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Nektar - Journey to the Centre of the Eye CD (album) cover




Psychedelic/Space Rock

3.83 | 442 ratings

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Easy Livin
Special Collaborator
Honorary Collaborator / Retired Admin
3 stars A fine spectacle

We are fortunate that Roy Albrighton decided to remain in Germany after the demise of the Rainbows, while his band mates went on to form the short lived STILL LIFE (also listed on this site). He formed Nektar there, a band comprised of British members, but with obvious influences from continental Europe. The fact that they chose to remain in Germany has meant that they have always suffered from a significant lack of recognition in their homeland. "Journey to the centre of the eye" was Nektar's first album, and may even have represented the birth of the neo-prog sub-genre (perhaps that is would make a good topic for debate in forum!). Recorded in 1971, this ambitious concept album consists of 13 distinct but linked tracks. The music is simultaneously symphonic and psychedelic, but always Progressive with a capital P.

After opening with an early PINK FLOYD like psychedelic "Prelude", we move into "Astronaut's nightmare". The initial MOODY BLUES sound of the track is deceptive as it quickly becomes darker with opaque guitar sounds and distorted vocals. As the track develops, the repetitive driving sound of HAWKWIND begins to feature with hints of KANSAS thrown in for good measure. And thus we have the essence of Nektar in the first 8 minutes of the album.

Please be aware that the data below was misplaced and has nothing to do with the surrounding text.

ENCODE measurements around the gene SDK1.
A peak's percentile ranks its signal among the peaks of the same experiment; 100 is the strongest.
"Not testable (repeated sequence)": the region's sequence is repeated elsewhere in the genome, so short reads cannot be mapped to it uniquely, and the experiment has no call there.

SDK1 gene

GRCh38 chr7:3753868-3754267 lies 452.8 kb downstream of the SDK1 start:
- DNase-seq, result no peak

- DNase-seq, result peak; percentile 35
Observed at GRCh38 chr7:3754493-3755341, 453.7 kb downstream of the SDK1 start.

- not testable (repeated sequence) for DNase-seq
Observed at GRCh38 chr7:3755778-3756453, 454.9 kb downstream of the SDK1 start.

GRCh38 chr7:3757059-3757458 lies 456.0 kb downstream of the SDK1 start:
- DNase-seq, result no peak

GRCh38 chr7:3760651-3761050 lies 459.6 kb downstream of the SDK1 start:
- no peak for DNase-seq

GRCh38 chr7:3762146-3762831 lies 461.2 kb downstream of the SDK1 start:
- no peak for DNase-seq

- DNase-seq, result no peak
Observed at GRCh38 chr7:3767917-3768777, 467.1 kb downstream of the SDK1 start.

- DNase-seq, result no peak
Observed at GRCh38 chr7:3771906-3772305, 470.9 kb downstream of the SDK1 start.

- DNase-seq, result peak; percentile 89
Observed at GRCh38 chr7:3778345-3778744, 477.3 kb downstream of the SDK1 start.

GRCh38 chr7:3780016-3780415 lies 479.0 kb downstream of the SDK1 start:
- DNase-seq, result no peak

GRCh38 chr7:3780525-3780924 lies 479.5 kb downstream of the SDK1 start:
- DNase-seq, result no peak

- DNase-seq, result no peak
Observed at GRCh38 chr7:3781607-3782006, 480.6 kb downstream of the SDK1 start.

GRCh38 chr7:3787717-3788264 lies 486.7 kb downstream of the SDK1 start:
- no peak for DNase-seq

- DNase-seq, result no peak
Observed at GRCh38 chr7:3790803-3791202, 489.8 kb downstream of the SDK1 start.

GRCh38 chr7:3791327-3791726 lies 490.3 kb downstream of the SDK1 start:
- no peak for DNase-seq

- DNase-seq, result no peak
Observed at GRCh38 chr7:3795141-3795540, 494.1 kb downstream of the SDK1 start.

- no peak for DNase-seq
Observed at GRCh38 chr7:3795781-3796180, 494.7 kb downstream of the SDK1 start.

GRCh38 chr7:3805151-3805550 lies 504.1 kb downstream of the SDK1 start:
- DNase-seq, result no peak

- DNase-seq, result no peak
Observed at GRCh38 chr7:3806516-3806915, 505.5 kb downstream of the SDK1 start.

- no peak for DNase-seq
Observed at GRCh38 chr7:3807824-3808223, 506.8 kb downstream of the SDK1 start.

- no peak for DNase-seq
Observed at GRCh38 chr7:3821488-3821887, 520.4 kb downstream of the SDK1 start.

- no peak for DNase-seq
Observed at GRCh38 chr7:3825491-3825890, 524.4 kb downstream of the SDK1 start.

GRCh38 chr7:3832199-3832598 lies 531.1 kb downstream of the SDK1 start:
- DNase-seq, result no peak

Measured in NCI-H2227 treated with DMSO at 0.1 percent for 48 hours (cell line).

The album's concept is that of a rocket leaving earth just prior to a world-wide nuclear war, and encountering strange new galaxies where time and space do not exist as such. The "eye" in question is "The all seeing eye", which contains all the secrets of the universe. This concept is largely played out instrumentally, rather than being described verbatim in the lyrics. The accompanying sleeve notes however describe eloquently the stages of the story.

At times, things can become just a little too indulgent, such as on the chaotic but tuneless "Warp oversight". Things are always tightened up quickly though, in this case by the thundering guitar chords which introduce "The dream nebula".

Those coming to this album now, should remember that it dates from 1971, and thus by today's standards may sound contrived and dated. Conversely, the many influences it displays, even though these date only from the period immediately before it was recorded, imply that the album is not quite as original as it sounds. That said, Nektar have taken those influences and melded them into something which is unique for the period.

In any event, the overriding fact which mitigates anything else is that the music here is well composed, the performances are exemplary, and the album is highly enjoyable. It is all too easy with such albums to attempt to dissect them into their perceived constituent parts, where in reality the best thing to do is to sit down and simply derive pleasure from the music.

Easy Livin | 3/5 |


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